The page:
Hemingway’s Cuba–The Hemingway Symposium September 3-6 2014

Gattorno

The Community Library is hosting the 2014 Hemingway Symposium with support from Boise State University and the Idaho Humanities Council. The event kicks off with a party and reception from 4:00-6:00 pm on Sept. 3rd, with salsa music, beverages, and introductory speakers. Interspersed with scheduled literary discussions will be excursions to the world famous Silver Creek Preserve; a screening of the 1958 film, The Old Man and the Sea, which was partially filmed in Cuba; a tour of “Hemingway Haunts,” in Ketchum hosted by local guide Jim Jaquet; the chance to taste “Papa’s” favorite cocktails at the local Cornerstone Bar; and the opportunity to test shooting skills at the Sun Valley Gun Club.

To register for the event, click here, or call: (208) 726-3493, ext. 123. General admission cost is $45 ($30 student admission). Limited seating is still available as of this posting.

Portrait of Hemingway by Antonio Gattorno

Portrait of Hemingway by Antonio Gattorno

The highlights of the festival are presentations by director of the Finca Vigía, Ada Rosa Rosales, who is traveling to Ketchum from Cuba; by Sean Poole, author of Gattorno: A Cuban Painter for the World, about Antonio Gattorno, a close friend of Ernest Hemingway; by Boise State University’s Dr. Mac Test who will present, “The Old Man and the Sea (on the Sea)”; by Martin Peterson, renowned Hemingway scholar; and by Nancy Sindelar, author of Influencing Hemingway.

old man and the sea film poster

The literary portion of the event was created in close partnership with Boise State University who is sponsoring participating professors Mac Test, Mitch Wieland, Clyde Moneyhum, Emily Wakild, and Adrian Kane. Joining these scholars will be graduate students, featured in a panel discussion.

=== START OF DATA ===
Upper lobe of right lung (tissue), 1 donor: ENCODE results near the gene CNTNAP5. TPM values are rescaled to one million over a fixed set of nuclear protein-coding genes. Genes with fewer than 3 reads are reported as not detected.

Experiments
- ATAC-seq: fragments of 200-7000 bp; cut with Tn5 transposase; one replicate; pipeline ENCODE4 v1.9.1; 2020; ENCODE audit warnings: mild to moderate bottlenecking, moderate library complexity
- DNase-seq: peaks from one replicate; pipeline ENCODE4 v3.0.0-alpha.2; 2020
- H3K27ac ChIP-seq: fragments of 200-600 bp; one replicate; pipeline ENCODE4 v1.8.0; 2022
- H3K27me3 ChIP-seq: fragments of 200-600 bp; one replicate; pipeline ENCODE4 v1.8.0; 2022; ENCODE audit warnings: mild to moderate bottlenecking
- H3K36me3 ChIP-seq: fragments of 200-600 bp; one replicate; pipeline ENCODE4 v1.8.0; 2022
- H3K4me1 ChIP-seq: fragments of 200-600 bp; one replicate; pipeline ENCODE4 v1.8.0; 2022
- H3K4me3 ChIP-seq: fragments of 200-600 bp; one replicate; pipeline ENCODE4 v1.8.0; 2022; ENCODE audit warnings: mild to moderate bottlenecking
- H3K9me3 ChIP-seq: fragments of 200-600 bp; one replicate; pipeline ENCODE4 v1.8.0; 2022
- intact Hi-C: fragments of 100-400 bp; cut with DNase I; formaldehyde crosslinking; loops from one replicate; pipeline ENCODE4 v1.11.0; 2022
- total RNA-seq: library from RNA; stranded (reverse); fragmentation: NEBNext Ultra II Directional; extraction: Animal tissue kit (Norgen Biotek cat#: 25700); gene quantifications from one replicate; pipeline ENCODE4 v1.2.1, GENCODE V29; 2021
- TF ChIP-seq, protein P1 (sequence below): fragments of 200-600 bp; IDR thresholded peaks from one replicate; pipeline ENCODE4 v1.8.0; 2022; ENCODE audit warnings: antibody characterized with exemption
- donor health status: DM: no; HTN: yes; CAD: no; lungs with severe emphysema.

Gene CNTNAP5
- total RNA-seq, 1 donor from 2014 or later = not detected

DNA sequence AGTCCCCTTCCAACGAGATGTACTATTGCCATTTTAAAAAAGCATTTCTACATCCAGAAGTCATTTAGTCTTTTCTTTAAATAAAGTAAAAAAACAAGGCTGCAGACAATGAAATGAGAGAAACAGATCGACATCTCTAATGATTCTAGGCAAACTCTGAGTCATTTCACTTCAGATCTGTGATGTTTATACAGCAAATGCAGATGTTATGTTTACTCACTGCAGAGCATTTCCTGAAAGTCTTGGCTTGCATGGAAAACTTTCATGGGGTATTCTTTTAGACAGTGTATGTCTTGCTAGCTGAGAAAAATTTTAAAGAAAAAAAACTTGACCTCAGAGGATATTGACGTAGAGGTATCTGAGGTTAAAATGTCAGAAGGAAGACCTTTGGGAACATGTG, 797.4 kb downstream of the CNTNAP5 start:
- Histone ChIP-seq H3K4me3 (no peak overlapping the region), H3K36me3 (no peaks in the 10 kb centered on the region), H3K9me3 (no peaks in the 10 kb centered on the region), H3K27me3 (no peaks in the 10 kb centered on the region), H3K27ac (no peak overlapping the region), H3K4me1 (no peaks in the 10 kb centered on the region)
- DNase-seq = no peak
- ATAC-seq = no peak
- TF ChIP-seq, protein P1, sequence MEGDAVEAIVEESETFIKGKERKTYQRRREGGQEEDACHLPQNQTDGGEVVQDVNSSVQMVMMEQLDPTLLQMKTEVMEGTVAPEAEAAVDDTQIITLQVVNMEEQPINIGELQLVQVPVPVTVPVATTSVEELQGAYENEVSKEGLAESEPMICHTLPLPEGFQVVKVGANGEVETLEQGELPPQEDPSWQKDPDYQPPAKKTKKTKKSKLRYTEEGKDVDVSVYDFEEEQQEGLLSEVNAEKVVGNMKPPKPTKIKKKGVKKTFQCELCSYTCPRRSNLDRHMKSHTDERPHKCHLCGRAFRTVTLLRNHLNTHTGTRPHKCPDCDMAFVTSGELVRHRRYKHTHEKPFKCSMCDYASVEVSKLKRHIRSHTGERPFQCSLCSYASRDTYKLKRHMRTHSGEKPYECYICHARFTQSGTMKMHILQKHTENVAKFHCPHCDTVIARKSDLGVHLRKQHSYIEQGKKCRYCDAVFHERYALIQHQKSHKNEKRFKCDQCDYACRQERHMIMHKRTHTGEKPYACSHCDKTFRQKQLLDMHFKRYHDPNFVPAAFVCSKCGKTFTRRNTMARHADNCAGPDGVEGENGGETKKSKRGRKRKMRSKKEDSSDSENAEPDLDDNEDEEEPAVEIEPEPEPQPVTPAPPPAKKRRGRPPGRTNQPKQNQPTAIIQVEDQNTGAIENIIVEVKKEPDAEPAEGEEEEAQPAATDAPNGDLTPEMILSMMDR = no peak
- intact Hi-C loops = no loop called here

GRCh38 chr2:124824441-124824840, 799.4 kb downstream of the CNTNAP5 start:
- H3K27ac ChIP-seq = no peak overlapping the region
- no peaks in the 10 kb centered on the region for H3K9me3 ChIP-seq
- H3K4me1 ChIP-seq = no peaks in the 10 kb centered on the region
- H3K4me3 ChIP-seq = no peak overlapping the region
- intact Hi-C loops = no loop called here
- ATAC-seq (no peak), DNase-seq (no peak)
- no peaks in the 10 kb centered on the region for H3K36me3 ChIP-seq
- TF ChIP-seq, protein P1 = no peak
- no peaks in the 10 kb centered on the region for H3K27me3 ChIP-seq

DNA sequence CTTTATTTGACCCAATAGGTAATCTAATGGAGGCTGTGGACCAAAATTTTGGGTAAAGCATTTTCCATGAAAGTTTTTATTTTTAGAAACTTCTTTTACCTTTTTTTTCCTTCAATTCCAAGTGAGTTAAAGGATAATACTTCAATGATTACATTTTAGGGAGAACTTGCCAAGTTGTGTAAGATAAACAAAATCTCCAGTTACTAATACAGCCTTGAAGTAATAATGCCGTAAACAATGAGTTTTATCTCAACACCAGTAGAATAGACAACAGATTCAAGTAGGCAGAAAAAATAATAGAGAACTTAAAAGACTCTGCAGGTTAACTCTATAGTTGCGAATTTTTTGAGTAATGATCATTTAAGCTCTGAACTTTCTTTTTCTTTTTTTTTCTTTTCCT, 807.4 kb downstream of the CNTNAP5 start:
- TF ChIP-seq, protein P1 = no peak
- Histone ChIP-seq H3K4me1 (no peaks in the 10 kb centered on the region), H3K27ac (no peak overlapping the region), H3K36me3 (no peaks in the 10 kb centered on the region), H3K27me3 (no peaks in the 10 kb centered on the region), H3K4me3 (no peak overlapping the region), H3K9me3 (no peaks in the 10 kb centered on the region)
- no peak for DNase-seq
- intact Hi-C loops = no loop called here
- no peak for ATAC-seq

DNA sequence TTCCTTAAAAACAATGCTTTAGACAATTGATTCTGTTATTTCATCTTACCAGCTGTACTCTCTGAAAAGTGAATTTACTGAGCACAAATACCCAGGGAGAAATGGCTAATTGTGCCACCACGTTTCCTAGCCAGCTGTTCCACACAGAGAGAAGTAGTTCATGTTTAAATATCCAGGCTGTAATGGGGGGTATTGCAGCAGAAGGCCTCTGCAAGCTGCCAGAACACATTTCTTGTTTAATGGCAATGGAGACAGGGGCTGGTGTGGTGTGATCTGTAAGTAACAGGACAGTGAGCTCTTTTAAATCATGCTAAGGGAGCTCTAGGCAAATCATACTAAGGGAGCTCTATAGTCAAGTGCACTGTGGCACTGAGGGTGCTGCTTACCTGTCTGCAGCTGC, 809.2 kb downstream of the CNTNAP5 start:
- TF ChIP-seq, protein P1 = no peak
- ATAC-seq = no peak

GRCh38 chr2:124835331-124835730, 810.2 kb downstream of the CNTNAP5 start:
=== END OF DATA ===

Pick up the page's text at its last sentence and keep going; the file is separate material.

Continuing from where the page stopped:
For more information, email Anna Svidgal at asvidgal@comlib.org.

New Writers and Old–Hemingway’s Persistent Influence

Hemingway Symposium Logo

The Hemingway Symposium–Hemingway and the Modern–opens at the end of this month here at The Community Library September 26th-28th. Hemingway has a hauntingly persistent influence on many readers and writers. A great many of the visitors to our Regional History Library profess an interest (and occasionally an obsession) with the writer, interred in the cemetery just north of our community of Ketchum. Most common reference question? How can one tour the Hemingway house? (Alas, the answer is, one can’t. It is still private property.) But the streamside of the Wood River flowing nearby is public land, and visitors can walk the nearby fishing holes and get a glimpse of the house across the river and into the trees.

Hemingway is mentioned extensively in the first American edition of Kevin Jackson’s Constellation of Genius: 1922: Modernism, Year 1, which just arrived on my desk, soon to land on our new book shelf. Writer, BBC contributor and pataphysician Jackson has created an in-depth biography of the year 1922, which iconoclastic Hailey-born poet Ezra Pound designated as Year One of the new modern epoch. Pound declared the Christian era had ended on the 30th of October, when James Joyce finished Ulysses. The book is a fascinating survey of the explosion of art and literature that began with the publication of Ulysses and ended with the printing of T. S. Eliot’s The Waste Land. At this time, Hemingway was just 23 and had moved to Paris with his new wife Hadley–Paris would be his base for the next two years as a foreign correspondent for the Toronto Daily Star.

Constellation of Genius

Writer Daniel Woodrell (Winter’s Bone) confessed in a recent article in Atlantic Magazine that reading Hemingway guided his decision to follow writing as a true vocation. Woodrell’s new book, The Maid’s Version, just hit our new fiction shelves–readers can decide for themselves if they detect a wisp of Hemingway’s wraith in the writing.